Tuesday, 08 August 2023

Safety around dogs 🐶🐶

The bond between your child and dog can bring fun and happiness to
family life. We don’t expect our own dog to bite, but any dog can bite
if they feel they have no other option.
Children are most likely to be bitten at home, by a familiar dog.
Luckily most bites are preventable and close supervision is key

 A calm, happy dog is less likely to react
unsafely to children’s natural exuberance.
• Give your dog a safe space of their own where
they can go if they need time out. Have a rule to
leave them alone when they’re there.
• Keep them occupied – physical exercise and
mental activity help keep your dog happy.
• Teach your child to be calm and kind with your
dog. Avoid shouting, teasing or restrictive cuddles.

Close supervision is the most important
thing to keep children safe.
• Watch, listen and remain close when your child
and dog are together.
• If either your dog or child seems unhappy,
positively and calmly separate them. You can throw
your dog a treat or toy, or lead your child away.
• Understand your dog’s body language so you can
spot signs they feel uncomfortable or stressed.
• When you know you’ll be distracted during busier
times, use safety gates to keep children and dogs
separate. Or, take your child or dog with you.

Trigger times – teach your child to leave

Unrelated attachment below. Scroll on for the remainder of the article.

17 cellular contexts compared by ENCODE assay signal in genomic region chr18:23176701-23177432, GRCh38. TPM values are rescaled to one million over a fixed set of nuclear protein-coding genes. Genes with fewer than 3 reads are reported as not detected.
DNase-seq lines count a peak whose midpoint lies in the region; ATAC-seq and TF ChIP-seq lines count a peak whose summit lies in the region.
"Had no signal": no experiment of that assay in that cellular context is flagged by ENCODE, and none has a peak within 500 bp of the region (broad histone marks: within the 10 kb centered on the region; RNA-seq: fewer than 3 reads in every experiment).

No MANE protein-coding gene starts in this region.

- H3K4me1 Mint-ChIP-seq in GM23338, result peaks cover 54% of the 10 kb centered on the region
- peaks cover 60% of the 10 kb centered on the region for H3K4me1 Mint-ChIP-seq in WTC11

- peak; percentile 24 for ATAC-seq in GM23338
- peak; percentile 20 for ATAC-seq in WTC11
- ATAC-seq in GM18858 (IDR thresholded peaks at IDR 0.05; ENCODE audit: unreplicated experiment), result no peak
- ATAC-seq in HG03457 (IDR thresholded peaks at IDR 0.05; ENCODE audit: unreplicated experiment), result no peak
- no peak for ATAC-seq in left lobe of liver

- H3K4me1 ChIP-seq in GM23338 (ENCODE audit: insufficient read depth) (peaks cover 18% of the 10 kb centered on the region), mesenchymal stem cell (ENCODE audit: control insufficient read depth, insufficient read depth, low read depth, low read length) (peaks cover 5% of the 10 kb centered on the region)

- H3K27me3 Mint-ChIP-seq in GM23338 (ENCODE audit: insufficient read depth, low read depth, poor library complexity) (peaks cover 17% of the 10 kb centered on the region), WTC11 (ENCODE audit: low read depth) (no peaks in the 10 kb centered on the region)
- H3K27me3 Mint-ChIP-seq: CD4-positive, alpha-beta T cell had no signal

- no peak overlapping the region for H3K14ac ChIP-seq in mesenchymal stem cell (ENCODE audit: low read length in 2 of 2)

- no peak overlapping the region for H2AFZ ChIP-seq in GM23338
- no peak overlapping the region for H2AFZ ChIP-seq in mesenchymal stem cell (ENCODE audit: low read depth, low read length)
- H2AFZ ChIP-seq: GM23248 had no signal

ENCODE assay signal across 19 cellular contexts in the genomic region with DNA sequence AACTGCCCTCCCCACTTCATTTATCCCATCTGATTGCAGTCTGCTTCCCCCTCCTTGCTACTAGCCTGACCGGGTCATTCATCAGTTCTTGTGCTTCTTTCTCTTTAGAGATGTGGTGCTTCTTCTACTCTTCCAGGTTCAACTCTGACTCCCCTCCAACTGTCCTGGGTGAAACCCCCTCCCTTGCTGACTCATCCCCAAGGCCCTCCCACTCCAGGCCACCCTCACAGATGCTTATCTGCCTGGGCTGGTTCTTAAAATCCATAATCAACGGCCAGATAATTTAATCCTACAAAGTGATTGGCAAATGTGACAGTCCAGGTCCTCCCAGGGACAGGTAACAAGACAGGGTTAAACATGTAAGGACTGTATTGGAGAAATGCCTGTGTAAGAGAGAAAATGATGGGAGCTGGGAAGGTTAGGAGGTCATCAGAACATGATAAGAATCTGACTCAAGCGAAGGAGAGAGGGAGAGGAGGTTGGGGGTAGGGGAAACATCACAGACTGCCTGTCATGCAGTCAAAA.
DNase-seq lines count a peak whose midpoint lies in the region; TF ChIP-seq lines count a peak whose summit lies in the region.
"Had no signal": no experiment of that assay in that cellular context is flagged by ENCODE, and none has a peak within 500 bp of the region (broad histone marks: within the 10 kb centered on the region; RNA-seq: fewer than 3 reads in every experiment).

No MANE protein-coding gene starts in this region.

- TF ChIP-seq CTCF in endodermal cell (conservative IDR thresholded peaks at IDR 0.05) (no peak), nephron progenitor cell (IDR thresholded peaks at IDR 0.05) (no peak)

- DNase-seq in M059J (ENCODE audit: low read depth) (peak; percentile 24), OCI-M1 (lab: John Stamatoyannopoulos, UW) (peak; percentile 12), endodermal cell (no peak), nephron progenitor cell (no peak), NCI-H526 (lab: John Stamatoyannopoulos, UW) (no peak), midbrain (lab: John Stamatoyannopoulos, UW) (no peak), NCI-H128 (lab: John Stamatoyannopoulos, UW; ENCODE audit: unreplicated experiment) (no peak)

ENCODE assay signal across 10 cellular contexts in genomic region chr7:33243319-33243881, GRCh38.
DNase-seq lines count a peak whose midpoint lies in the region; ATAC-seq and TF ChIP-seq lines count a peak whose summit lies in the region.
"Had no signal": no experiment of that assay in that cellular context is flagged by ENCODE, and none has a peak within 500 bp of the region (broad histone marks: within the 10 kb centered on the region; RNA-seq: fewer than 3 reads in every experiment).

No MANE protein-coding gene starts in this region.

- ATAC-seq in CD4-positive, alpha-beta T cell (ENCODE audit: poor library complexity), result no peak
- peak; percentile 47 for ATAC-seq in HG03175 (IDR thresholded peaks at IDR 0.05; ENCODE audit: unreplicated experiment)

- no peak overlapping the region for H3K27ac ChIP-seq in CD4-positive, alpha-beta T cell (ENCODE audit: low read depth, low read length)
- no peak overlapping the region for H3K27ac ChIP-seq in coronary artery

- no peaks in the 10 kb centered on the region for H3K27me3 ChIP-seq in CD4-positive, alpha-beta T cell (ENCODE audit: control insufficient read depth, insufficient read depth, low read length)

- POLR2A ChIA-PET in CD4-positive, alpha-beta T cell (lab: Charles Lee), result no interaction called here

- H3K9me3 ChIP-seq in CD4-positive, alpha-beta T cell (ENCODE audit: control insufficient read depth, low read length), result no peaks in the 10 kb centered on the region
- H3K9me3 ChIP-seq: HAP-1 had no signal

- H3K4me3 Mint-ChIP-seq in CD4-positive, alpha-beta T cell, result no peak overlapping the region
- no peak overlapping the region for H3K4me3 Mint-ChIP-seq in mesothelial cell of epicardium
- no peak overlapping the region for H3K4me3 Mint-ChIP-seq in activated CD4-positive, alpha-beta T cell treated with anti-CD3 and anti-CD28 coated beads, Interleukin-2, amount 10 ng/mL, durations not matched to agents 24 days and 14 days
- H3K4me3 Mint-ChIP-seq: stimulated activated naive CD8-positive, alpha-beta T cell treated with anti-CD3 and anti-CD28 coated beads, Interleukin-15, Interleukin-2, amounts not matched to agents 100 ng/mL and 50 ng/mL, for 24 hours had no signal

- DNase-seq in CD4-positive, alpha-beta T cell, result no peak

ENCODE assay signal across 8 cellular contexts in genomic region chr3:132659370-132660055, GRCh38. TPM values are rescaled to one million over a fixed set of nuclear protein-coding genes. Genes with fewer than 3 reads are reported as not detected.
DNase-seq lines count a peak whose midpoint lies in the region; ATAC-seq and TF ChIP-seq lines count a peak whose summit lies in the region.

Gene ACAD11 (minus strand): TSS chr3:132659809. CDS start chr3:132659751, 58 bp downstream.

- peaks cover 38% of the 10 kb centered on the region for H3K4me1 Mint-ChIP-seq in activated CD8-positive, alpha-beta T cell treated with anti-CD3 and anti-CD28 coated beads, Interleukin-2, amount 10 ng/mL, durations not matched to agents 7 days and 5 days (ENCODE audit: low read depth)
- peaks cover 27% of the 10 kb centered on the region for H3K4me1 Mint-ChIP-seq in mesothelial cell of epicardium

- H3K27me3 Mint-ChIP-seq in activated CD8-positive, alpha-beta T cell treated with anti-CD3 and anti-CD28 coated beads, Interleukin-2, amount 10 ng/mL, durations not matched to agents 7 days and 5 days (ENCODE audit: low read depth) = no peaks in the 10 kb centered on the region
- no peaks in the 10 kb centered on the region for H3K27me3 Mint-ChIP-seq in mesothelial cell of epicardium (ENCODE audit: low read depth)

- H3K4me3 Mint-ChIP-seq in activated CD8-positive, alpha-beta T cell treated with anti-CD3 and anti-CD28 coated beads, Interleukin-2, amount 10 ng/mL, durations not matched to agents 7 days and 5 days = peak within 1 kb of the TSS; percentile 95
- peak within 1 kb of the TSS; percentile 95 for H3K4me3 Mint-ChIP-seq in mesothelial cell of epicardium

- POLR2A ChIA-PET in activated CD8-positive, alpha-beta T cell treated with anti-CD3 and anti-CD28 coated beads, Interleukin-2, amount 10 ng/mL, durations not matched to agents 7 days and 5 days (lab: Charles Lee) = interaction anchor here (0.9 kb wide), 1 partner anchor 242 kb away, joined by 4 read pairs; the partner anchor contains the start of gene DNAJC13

your dog alone when they are:
• Sleeping – no-one likes to be woken up suddenly.
• Eating or having a treat – they might think you’re
going to take their food.
• Have a toy or something else they really like –
they might not want to share

Your growing child – as your child
changes, the risks can change too.
• Teach the rules to your child from an early
age and keep explaining them as your child
understands more.
• As your child becomes more mobile, review
changes needed, like adding safety gates.
• Think ahead about your changing family life and
new risks that can emerge. Read our fact sheet
on bringing baby home.

Still worried?
• If you’re worried by the way your dog is with
your child, talk to your vet. They’ll check your
dog’s health and can refer you to a qualified
animal behaviourist.
• Visit the Animal Behaviour and Training Council
website to find a qualified behaviourist near you